Through a lens I have shot my newborn son still moist from birth; yellow crab spiders eating bumblebee moths; governors giving public addresses; football players charging into end-zones to make a bid for the NCAA top tournaments; elementary school kids showing off science experiments; protestors marching on New Rome; protestors marching on the state capitol; businessmen trying to sell trains, dental services and novel inventions; rock stars putting on shows; rock stars putting on a face; rock stars being normal people; arid mountains, beautiful sunsets and gravestones.

I have taken a lot of photos. And I expect to keep taking them as long as I get to live. It’s just a part of who I am, and I doubt I can ever tire of it. Why do I like it so much? I think that it is because a part of me is artistic; another part of me is contemplative; and a piece of me is, luckily, still filled with wonder. Photography is a form of commentary that both records something true while allowing a creative focus that can give meaning to otherwise trivial events and moments.

Like I noted earlier, I had no formal education in photography. But I don’t think anyone really needs formal training. What it takes to be a good photographer is a decent camera and a curiosity that makes you want to find something amazing in the world around you. That is the true essence of a photographer, and it is an essence no classroom can give.

Here are a few tips for new photographers. (I originally meant to say "young photographers” but changed to "new photographers” because I do not think that photography is an art form only the young can learn. In fact, I think it takes a mature person to be a true photographer.)

  1. Look for unique things in your backyard. If you can find something amazing close to home (a normally mundane place), you will know where to look for amazing things even in strange (or exotic) places.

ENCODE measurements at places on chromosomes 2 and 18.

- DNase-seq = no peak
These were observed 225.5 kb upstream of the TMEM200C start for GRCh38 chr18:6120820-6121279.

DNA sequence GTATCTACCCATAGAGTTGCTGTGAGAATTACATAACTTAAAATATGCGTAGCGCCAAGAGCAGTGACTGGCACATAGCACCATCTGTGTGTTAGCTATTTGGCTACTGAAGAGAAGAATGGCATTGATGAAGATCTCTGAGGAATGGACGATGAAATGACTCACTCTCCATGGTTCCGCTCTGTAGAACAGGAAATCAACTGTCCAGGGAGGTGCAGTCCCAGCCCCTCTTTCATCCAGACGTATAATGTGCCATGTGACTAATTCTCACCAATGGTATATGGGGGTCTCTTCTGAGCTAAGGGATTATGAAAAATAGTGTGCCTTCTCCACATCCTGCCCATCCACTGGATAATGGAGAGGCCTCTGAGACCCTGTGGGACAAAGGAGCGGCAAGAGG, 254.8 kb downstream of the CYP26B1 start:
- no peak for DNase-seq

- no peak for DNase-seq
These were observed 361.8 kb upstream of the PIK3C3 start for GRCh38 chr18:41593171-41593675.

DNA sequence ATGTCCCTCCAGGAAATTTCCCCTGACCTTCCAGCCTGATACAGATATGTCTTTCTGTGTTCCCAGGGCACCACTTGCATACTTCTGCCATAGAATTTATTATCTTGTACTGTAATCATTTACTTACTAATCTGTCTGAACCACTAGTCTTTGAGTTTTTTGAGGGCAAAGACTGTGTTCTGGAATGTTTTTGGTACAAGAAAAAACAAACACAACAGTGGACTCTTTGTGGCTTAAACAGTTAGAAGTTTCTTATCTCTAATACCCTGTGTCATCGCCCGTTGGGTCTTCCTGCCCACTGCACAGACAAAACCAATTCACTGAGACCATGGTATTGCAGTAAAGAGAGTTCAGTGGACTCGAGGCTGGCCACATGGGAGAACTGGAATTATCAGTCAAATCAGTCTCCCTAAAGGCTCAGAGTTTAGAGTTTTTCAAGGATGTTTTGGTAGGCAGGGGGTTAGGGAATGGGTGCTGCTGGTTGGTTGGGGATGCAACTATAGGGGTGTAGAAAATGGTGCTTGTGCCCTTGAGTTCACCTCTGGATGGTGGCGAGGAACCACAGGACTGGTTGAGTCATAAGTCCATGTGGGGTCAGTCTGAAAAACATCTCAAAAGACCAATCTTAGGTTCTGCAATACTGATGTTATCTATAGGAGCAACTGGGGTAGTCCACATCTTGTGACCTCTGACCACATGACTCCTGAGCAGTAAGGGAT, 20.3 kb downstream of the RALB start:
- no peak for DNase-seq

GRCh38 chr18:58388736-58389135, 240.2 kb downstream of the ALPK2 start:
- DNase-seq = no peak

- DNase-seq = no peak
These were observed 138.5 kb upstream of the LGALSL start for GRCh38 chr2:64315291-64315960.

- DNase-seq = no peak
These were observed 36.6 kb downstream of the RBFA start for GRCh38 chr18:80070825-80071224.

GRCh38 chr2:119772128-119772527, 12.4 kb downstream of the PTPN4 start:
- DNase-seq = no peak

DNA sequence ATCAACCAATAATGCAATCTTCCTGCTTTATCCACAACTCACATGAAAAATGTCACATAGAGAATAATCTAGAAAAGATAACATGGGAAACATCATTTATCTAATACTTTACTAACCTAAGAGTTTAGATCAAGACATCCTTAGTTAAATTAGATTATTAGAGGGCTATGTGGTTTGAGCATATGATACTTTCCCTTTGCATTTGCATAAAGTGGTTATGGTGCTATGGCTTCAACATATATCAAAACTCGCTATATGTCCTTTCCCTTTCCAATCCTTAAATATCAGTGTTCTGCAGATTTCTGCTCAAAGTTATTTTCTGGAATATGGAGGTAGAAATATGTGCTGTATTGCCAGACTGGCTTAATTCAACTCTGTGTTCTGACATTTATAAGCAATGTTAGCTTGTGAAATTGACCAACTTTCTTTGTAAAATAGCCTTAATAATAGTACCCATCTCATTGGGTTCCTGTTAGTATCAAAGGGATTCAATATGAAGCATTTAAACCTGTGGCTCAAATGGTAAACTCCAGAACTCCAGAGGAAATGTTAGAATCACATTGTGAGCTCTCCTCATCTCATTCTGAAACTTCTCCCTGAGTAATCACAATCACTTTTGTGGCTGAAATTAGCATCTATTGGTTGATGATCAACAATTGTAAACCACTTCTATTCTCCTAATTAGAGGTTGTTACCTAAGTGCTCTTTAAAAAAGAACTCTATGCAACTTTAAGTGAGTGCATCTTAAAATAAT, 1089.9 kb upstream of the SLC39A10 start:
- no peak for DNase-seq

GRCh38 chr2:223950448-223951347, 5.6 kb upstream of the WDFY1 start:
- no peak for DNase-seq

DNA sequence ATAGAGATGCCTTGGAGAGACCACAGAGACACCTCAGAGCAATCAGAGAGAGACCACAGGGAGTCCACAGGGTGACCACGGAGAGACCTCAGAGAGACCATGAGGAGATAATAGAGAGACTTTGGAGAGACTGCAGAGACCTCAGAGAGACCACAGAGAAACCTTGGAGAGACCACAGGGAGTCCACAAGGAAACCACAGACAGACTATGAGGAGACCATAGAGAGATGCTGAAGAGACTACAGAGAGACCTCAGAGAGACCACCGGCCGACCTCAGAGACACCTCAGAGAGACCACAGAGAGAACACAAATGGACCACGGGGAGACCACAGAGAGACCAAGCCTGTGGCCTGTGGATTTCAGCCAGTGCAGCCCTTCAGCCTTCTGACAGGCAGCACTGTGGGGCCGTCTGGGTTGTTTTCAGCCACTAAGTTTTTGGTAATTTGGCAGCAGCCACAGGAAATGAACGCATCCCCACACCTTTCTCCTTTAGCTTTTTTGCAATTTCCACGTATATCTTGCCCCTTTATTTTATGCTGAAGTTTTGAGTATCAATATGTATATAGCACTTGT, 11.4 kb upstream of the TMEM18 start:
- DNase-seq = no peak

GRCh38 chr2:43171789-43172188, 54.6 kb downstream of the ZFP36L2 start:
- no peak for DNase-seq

2. After you have learned to understand your camera (aperture and shutter speed), learn to wait for a good shot. Anticipating a moment will increase the value of your shots; anticipation is a feeling that must be exercised to be successful.
  3. Remember the purpose of your shot. If your intent is to focus on an isolated subject, frame out the background. If your intent is to create a mood, take the time to get the right angle, lighting, depth and motion. If your intent is to capture a leisurely moment (family playing), do not worry about perfect settings—just make sure you get a shot.
  4. Charge your batteries the day before your shoot. All of them.
  5. Don’t be pretentious. A camera does not make you any more insightful or artistic than the next person. There are probably millions of photographers who know more than you. Just be happy and humble about your occupation or hobby.
  6. Learn from other photographers. Don’t feel that because someone has already photographed a subject you are being a copycat. Very few subjects are brand new. Your challenge is to photograph old subjects in new light.
  7. Try to be creative and precise with all shots; but don’t expect all shots to be picture perfect.
  8. Teach others how to use a camera, and you will start learning even more.

That is about all the relevant things I can teach anyone. The specifics about aperture, shutter speed, ISO, focal length and lighting have been dealt with in many books for photographers. Those books should be used as resources. But all the mechanics of photography flow naturally from experimenting with cameras. The philosophical outlook of photography, though, is what seems to be lacking, which is part of what led me to share these thoughts.

So concludes the evolution of this shutterbug. I hope to have inspired a few people to pick up a camera and start looking for new vistas on their world.